Enterprise value (EV), often viewed as the cost of a takeover, is most frequently determined as market capitalization plus the market value of preferred stock plus the market value of debt minus cash equivalents and short-term investments.
EBITDA (earnings before interest, taxes, depreciation, and amortization) can be viewed as a source of funds to pay off the financial stakeholders in the company (lenders, shareholders, the government, etc.). EV/EBITDA is arguably the most common EV multiple. The EV/EBITDA ratio for S&P 500 companies has averaged 13 over the past few years. As a general guideline, an EV/EBITDA value below 10 is commonly interpreted as healthy by analysts. Since EBITDA is usually positive even when net income is negative, EV/EBITDA can be calculated when a price-to-earnings (P/E) multiple may not be available.
EV/Operating income can also be used as an alternative to EV/EBITDA. Analysts may have difficulty finding the market value of a company’s debt, in which case the value may have to be estimated based on comparable bond values.
A junior analyst made a number of mistakes when performing an analysis of Confuzzled, Inc., a soft drink manufacturer as of year-end 2018. The analyst accidentally used the company’s 2017 book value of debt ($200 million) instead of the 2018 book value of debt ($150 million) when calculating relevant financial ratios. The analyst also overstated the company’s marketable securities by $20 million and understated EBITDA by $25 million. All else equal, the correction of which one of these errors on its own will cause a decrease in the analyst’s calculation for Confuzzled’s EV/EBITDA multiple?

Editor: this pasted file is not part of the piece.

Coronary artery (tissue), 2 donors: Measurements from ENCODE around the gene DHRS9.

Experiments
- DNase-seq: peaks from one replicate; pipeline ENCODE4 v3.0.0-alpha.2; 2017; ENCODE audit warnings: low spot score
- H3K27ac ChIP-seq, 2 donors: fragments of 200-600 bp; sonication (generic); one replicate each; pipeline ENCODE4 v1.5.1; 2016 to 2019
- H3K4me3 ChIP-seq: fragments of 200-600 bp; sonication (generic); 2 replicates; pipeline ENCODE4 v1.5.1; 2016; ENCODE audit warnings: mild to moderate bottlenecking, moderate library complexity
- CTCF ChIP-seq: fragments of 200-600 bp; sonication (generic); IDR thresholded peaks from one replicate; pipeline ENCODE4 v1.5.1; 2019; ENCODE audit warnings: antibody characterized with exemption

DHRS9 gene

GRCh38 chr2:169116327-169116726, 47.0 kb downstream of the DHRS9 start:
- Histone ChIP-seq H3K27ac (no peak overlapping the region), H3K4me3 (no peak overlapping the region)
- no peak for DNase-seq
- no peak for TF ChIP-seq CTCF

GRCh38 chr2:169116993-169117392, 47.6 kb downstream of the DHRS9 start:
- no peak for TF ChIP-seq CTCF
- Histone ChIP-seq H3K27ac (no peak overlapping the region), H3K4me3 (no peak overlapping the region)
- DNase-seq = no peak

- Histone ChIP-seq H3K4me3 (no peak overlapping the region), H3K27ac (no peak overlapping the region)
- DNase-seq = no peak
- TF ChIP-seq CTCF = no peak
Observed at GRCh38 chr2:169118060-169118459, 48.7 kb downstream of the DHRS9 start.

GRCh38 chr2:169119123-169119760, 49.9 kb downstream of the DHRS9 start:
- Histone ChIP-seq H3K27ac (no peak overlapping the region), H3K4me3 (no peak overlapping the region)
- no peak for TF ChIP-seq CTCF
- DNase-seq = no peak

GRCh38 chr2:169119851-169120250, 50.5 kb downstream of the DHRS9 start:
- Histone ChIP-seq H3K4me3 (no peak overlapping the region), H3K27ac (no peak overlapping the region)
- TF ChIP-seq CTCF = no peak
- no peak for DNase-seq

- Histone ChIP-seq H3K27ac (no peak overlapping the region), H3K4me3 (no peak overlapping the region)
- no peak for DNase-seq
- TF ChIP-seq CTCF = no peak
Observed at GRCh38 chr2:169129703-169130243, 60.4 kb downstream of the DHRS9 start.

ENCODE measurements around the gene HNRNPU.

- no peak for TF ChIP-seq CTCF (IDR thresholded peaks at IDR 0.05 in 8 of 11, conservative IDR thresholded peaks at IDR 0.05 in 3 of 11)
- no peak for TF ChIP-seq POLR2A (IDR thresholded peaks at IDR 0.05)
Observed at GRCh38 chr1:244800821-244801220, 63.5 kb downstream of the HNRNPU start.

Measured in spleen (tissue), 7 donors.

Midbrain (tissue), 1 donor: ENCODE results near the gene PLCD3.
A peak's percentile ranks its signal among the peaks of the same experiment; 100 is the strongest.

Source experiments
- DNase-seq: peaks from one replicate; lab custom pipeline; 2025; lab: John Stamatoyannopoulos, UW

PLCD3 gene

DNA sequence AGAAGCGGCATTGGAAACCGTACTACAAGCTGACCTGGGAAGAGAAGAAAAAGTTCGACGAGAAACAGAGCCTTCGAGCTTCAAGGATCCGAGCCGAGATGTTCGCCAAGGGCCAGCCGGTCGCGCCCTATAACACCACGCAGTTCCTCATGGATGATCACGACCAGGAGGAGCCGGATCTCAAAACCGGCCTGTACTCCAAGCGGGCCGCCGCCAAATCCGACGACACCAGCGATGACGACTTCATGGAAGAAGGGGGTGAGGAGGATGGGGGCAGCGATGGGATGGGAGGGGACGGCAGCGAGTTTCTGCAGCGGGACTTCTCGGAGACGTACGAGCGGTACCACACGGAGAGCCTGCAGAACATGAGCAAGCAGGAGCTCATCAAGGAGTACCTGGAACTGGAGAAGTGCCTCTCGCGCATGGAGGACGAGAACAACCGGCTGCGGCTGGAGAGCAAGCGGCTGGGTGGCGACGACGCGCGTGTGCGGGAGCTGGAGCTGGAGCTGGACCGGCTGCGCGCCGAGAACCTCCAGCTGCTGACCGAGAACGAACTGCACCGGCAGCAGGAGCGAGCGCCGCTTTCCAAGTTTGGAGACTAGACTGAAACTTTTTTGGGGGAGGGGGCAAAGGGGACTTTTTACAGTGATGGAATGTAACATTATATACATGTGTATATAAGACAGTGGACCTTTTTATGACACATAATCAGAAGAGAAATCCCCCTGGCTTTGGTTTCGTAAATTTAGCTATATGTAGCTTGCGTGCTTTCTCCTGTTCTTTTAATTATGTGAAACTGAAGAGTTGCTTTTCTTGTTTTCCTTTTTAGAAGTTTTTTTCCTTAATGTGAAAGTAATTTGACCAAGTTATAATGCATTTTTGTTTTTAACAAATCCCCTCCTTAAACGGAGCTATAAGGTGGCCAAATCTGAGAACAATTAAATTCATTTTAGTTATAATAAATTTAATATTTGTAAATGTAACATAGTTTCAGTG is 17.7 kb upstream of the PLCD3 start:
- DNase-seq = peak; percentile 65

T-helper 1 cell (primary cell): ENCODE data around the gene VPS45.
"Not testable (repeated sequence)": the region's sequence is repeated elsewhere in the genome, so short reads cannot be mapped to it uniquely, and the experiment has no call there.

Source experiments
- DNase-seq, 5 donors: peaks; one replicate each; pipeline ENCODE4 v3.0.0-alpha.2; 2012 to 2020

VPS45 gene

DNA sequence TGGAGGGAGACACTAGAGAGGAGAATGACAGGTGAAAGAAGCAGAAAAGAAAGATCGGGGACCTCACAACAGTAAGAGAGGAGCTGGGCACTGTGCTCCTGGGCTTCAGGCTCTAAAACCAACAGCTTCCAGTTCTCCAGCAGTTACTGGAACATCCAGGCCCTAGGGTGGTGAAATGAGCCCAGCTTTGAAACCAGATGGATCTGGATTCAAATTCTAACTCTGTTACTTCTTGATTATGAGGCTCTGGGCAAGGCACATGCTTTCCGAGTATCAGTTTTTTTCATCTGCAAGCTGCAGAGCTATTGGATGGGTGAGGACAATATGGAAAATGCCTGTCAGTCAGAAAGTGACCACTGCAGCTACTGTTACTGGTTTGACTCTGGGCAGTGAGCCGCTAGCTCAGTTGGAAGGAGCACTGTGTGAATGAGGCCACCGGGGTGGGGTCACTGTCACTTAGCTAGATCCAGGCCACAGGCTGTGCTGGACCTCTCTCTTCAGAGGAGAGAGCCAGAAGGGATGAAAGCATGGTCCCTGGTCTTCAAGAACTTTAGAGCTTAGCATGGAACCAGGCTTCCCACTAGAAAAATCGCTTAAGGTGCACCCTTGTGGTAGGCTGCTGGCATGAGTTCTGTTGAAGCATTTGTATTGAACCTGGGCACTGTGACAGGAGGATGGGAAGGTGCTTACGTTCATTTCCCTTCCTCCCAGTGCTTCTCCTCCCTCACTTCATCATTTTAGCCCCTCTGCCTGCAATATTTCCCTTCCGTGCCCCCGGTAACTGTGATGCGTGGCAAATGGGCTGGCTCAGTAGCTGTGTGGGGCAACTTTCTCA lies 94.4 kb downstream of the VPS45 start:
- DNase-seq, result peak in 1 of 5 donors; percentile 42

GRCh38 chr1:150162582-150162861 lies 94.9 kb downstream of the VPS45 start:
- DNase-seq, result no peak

A. Book value of debt
B. Cash equivalents
The correct answer is C.
Correctly increasing EBITDA by $25 million would, in fact, decrease the calculated EV/EBITDA for Confuzzled, Inc.
Option A is incorrect. The book value of debt should not be used in calculating enterprise value. Thus, the correction should have no effect on the EV/EBITDA multiple.
Option B is incorrect. In correcting the marketable securities error, cash equivalents would be reduced by $20 million causing a corresponding increase in enterprise value and, therefore, an increase in the EV/EBITDA multiple.
Reading 41 LOS 41k:
Describe enterprise value multiples and their use in estimating equity value